Back

TechnologyMay 23, 2016

Speaking Consultant for the Technically Inclined

Christopher Blewett, and Patricia Anderson

One of the biggest differences between being a developer in the industry as opposed to consulting is the amount of exposure we have to non-technical client management. In the consulting world, our job demands that we are both technically adept and capable of representing our firm and ourselves well. The technical side of consulting is easy to come by, as school and industry experience can usually provide the requisite skillset. However, the “soft skills” portion is often acquired in the field. Please, let us shorten your “field training” by giving you a Rosetta Stone for technical consulting.

opportunities for linguistic optimization

What you want to say…

What you could say instead…

“Yesterday I spent all day fixing a merge that was a disaster.”

or…

“I need to go back and completely redo this code because it is awful.”

“Yesterday we worked through and resolved some challenges with the upcoming feature release merge.”

“I have identified some areas of improvement that I would like to revisit. Doing so will make the code base more robust/maintainable.”

We want to be honest and avoid “consultant-speak,” but words like “disaster,” “awful,” and “horribly wrong” can scare a client—and are probably not truly accurate. Everyone hates the code they wrote a year ago.

“There is no way we can do this many stories in a two week sprint.”

“That sounds interesting, let me speak to some team members and get back to you on that.”

It may truly be impossible, or there may be more factors that we as developers might not fully understand. Fortunately, we work with a bunch of smart individuals and between all of us we can solve most anything.

“You are wrong. Micro-services are obviously the way to go and any other way is idiotic.”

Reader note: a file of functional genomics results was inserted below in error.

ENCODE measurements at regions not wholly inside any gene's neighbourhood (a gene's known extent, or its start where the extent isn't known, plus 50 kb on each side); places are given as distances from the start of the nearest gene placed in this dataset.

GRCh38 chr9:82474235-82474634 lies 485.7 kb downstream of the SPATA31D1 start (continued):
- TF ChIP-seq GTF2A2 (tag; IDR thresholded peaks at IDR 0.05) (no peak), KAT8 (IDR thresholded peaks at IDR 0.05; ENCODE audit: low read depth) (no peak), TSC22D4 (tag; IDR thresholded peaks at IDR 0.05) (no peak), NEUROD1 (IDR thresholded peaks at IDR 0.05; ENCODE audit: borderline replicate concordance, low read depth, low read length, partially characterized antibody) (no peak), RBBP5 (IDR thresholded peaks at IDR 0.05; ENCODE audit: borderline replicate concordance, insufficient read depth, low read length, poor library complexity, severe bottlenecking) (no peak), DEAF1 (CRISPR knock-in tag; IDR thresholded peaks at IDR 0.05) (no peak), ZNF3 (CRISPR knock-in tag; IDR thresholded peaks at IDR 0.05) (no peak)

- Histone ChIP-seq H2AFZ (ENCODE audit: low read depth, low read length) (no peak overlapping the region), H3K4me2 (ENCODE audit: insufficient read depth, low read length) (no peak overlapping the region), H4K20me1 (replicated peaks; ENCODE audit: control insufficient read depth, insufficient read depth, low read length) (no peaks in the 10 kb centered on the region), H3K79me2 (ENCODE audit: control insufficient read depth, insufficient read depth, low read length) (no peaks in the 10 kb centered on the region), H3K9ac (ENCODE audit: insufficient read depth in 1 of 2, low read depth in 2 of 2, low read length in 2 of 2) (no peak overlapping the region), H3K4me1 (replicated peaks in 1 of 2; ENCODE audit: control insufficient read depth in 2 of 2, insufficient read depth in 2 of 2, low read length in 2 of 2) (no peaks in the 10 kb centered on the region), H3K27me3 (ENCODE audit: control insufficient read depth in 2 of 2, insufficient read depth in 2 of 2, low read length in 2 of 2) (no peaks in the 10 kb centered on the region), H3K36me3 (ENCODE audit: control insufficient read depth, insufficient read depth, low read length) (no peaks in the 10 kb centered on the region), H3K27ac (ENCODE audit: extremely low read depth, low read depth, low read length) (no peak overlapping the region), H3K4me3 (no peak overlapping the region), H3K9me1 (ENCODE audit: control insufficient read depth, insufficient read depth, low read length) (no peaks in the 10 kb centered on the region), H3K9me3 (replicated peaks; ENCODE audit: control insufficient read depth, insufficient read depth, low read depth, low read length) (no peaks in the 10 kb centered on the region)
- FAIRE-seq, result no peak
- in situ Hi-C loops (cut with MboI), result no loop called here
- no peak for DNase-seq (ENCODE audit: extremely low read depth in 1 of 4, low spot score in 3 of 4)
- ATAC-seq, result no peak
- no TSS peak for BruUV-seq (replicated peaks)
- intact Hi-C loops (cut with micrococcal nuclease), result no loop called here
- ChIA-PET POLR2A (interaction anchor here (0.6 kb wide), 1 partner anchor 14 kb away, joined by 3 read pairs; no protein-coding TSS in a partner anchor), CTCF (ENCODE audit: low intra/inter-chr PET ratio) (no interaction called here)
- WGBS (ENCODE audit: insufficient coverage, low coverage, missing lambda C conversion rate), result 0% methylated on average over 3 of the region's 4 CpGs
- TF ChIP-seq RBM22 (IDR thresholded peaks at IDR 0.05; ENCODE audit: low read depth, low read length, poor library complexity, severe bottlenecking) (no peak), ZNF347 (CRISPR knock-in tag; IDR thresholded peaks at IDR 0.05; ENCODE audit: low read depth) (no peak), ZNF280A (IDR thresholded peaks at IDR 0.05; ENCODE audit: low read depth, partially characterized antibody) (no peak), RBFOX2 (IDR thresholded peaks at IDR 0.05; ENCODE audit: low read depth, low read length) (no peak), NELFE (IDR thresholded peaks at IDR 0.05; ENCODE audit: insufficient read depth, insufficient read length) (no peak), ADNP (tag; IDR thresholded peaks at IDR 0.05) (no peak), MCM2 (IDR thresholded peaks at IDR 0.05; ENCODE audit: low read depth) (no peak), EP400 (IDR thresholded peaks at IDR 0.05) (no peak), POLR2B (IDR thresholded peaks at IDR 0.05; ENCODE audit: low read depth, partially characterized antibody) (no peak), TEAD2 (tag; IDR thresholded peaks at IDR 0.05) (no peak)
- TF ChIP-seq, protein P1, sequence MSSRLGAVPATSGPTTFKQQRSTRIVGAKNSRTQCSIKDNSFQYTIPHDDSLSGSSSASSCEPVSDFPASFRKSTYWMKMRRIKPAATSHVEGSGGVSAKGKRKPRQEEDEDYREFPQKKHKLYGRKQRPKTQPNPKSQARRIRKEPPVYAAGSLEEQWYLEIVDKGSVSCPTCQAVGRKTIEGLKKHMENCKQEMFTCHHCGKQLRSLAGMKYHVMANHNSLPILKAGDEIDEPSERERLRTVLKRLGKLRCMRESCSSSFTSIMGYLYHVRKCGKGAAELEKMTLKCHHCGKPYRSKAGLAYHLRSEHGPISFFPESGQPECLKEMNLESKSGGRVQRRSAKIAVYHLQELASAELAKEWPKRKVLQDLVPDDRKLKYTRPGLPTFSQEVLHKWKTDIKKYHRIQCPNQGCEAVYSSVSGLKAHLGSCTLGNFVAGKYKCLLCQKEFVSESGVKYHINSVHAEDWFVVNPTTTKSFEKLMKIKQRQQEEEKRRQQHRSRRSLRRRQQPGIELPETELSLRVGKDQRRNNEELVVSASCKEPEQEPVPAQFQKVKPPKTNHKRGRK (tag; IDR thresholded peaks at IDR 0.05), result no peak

“Hmm, can you explain why you think that?… Very interesting… let’s discuss this further.”

Often, if we can get more context about why someone holds an opinion, it becomes easier to find a mutually agreeable solution.

“I have no idea what I am doing. This is the first time I have ever looked at Java.”

“I’m determining the best approach to the problem.”

Try not to say this. We are there to solve problems. Finding solutions is part of the solving process. It would be boring if we always knew what to do before we started.

“I told you so.”

Don’t say this. This kind of combative language only makes enemies.

“I refuse to do this using basic Javascript, I want to use angular.”

As consultants, we want to guide our clients into making the best decisions possible. Sometimes they do not decide to go with our choices 100% of the time. Hopefully their way works as well. If not, you can mentally pat yourself on the back for the better idea when you end up revisiting your initial concept later on.

“Oops, we deployed the wrong version last night. But we fixed it, I promise.”

“That was an oversight on our part. We have addressed it and will keep it in mind going forward.”

Mistakes happen, and owning up to them is important. But try to do so with professionalism.

“I didn’t accomplish anything yesterday to fix the IE9 issue.”

“Yesterday, I spent the majority of my time researching solutions to the IE9 issue. I am still working on it today.”

When you tell a client you didn’t accomplish anything, they hear that you didn’t do anything. This isn’t true. Sometimes you have to go down a few wrong paths before you find the correct one.

other tips and tricks

  • Have complicated or difficult conversations in person or on the phone first. Then send a summary email. Technical emails have a high risk of unnecessary escalation due to complicated subject matter.

  • Choose your battles wisely. Let them use tabs instead of spaces in their code if they want. But don’t let them write a 100,000-line application in a single class file.

  • Know your audience—always be accurate, but know when to be detailed and when to be general. Talk technical with the former developer-turned-management. Talk concepts with the non-technical project owner who is responsible for the big picture.

  • Be pleasant. If they like you as a person, they will probably like your code better.

  • Identify the stakeholders early on and involve them regularly.

  • Get to know your client before jumping in with both feet. We want to come across as competent but not pushy. Sometimes we have to prove ourselves before we are listened to.

  • Everything mentioned here is a guideline, not a rule.

What technical foot-in-mouth experiences have you had? What should you have said instead? Share your story in the comments.